27 Nov 2005

1979 Map of Nuclear War in Europe


The Telegraph reports:

Poland’s newly elected government threw open its top secret Warsaw Pact military archives – including a 1979 map revealing the Soviet bloc’s vision of a seven-day atomic holocaust between Nato and Warsaw Pact forces.

The defence minister, Radek Sikorski, showed off the map at an emotional press conference.

He described it as a “personally shattering experience”, pointing to a long line of nuclear mushroom clouds neatly stamped along the Vistula, where Soviet bloc commanders assumed that Nato tactical nuclear weapons would rain down to block reinforcements arriving from Russia.

About two million Polish civilians would die in such a war, and the country would be all but wiped off the face of the Earth, he said.

On the map, western Europe lay beneath a chilling overlay of large red mushroom clouds: Warsaw Pact nuclear strikes, using giant warheads to compensate for their relative lack of precision.

Soviet bombs rain down on cities from northern Denmark down to Brussels, the political headquarters of Nato. Large red clouds blot out cities such as Hamburg, Frankfurt, Stuttgart, Munich and Baden Baden, Haarlem, Antwerp and Charleroi, above the Franco-Belgian border.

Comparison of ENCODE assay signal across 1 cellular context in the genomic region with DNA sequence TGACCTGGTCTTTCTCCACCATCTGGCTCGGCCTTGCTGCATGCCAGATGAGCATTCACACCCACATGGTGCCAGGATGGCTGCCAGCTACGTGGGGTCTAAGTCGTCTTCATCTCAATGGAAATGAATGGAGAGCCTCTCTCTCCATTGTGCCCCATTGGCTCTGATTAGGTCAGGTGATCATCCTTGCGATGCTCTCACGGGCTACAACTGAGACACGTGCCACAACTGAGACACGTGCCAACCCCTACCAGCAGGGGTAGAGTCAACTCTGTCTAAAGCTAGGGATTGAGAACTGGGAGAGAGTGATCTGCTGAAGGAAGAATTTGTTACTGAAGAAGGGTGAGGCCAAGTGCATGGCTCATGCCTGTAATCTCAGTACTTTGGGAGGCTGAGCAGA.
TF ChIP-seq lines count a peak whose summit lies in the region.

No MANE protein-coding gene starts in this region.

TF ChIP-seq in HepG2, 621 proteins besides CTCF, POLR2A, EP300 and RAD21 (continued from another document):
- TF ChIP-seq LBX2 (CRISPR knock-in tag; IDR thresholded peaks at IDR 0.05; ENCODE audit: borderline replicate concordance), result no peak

In 1979, the town I was living in, Redding, Connecticut, was debating, and ultimately passed –despite some speeches of mine– a Nuclear Freeze resolution, promoted by the American Left throughout much of the United States, opposing the deployment of medium range missles in Europe by NATO. The Soviet Union was no threat, we were told. One does not like to think about what might have happened had Ronald Reagan not been elected president in 1980.


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